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Can somebody clue me in? I am so confused, reading about the various ways this test is approached by different care providers. Some tell the woman to fast and then drink something sugary, others tell her to eat something high-carb and then drink something sugary, others tell her to eat normally and then drink something sugary, others tell her to eat normally and don't do the drink at all, others just accept a pinprick for seven days. How can all of these different approaches possibly all yield the same results? If they can't, then how do we know which are accurate and which are not? It seems like there is an awful lot of guesswork going on with diagnosing GD. But I am not an expert on it, maybe I am missing something?
 

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I have often wondered the same thing. My MW takes the "eat normally, but don't go overboard on the sugar before the test" approach.
 

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my OB was pushing the 1 hr on me...<br><br>
i refused.<br><br>
i told him that either he allowed me to do an alternative (in my case, i chose to monitor my blood sugar over the course of a few weeks), or i wouldn't do it at all. <img alt="" class="inlineimg" src="http://www.mothering.com/discussions/images/smilies/orngbiggrin.gif" style="border:0px solid;" title="orange big grin"><br><br><br><div style="margin:20px;margin-top:5px;">
<div class="smallfont" style="margin-bottom:2px;">Quote:</div>
<table border="0" cellpadding="6" cellspacing="0" width="99%"><tr><td class="alt2" style="border:1px inset;">It seems like there is an awful lot of guesswork going on with diagnosing GD.</td>
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<img alt="" class="inlineimg" src="http://www.mothering.com/discussions/images/smilies/nod.gif" style="border:0px solid;" title="nod"><br><br>
i chose what i did because it really gives a more accurate view of what is happening in my body over the course of a day, when i get up in the morning, what goes on after meals, how different foods affect me, etc ~ i got to see the Big Picture.<br><br>
this is also the same sort of test they do for "real" diabetics (my dad has type 2 diabetes and did the same thing)... so i would imagine it's pretty accurate. <img alt="" class="inlineimg" src="http://www.mothering.com/discussions/images/smilies/smile.gif" style="border:0px solid;" title="smile">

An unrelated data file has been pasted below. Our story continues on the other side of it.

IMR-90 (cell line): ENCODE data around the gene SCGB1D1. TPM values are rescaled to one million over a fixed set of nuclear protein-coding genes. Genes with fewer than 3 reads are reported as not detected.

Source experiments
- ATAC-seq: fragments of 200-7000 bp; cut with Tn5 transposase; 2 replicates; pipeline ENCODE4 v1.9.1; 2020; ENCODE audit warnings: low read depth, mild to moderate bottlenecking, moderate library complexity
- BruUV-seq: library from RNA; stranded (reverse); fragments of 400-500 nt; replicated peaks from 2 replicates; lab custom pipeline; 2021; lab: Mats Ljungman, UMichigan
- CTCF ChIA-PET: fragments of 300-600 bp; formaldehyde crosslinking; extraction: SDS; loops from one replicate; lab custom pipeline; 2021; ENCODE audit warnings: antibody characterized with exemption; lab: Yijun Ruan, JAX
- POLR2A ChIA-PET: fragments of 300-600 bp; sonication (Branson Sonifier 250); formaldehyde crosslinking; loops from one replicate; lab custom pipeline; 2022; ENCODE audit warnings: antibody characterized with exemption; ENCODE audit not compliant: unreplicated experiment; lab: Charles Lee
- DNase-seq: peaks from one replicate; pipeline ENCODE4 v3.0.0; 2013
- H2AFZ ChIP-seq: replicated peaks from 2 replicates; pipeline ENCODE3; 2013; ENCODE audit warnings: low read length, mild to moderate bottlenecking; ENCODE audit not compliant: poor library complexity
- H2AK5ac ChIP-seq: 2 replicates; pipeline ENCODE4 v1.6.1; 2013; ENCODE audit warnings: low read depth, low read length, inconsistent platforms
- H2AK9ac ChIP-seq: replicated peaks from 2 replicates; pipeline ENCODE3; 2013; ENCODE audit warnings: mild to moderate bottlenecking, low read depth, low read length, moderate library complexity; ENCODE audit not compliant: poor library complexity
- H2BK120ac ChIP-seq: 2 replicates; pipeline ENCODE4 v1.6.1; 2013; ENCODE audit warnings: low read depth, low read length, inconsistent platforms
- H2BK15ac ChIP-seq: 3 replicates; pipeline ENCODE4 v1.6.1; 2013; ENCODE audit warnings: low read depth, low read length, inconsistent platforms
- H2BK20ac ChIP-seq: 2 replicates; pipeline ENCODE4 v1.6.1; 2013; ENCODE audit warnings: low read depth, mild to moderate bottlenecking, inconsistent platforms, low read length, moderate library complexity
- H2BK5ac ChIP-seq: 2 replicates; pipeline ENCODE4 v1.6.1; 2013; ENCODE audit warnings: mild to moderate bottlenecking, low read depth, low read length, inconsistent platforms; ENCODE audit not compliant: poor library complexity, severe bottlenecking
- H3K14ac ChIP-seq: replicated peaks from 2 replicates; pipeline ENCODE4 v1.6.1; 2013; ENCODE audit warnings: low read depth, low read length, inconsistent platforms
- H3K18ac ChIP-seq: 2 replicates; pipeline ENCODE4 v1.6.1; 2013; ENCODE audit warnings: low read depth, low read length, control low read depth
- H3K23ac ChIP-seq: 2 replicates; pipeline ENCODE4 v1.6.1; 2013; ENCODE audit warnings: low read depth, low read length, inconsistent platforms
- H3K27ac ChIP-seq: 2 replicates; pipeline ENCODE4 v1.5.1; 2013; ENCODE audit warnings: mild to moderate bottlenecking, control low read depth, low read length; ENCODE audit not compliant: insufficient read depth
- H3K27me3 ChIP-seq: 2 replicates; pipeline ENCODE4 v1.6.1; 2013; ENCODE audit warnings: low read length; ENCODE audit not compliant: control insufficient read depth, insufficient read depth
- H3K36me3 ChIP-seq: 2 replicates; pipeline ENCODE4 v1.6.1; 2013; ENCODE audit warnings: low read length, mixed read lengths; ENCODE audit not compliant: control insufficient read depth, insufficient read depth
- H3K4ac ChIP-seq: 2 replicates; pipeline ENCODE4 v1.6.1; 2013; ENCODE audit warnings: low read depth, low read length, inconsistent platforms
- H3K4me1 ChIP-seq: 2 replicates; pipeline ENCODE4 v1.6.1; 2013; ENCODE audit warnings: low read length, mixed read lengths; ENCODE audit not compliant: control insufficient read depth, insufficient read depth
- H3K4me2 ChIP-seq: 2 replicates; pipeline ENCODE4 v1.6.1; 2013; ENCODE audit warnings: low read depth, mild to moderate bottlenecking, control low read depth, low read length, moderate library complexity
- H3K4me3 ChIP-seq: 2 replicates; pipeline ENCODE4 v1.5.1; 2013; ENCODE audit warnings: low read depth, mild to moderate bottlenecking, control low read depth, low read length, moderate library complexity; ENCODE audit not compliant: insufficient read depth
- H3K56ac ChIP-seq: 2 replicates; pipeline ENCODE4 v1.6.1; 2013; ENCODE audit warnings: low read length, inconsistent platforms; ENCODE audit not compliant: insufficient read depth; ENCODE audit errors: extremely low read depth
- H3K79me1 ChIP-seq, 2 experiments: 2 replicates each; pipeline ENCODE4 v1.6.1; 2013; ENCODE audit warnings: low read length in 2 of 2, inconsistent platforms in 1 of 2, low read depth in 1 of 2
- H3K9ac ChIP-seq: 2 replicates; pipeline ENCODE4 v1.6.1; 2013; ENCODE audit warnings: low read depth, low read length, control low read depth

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The one hour test should just be a warning that there MAY be a blood sugar prob and then other more in depth tests should be done. The 3 hr test is really accurate, as is the checking levels the pp stated. <img alt="" class="inlineimg" src="http://www.mothering.com/discussions/images/smilies/smile.gif" style="border:0px solid;" title="smile">
 

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I really should have put my foot down and denied it, but I just did my GD test... I fasted after midnight and had the test at 8 a.m. It was just the 1 hour test.<br><br>
My results were fine, and I knew they would be. I check my blood sugar at home regularly (diabetes runs in my family and I'm overweight) and i know I have absolutely NO sugar issues so I should have said no. But I am a wimp.<br><br>
If you ever are curious and want to keep an eye on your sugars, you can get a monitor pretty cheap at a pharmacy and keep track on your own.... I check my fasting about once/month and it is always in the 60-80 range, so I'm happy <img alt="" class="inlineimg" src="http://www.mothering.com/discussions/images/smilies/smile.gif" style="border:0px solid;" title="smile">
 

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Oh, I don't know; there are many ways to do something, so I don't see how it is so confusing that there are many ways to check for gestational diabetes. Based on where the doc went to school, what he/she learned in residency, and their reading and exposure since, they will check for it in different ways.
 
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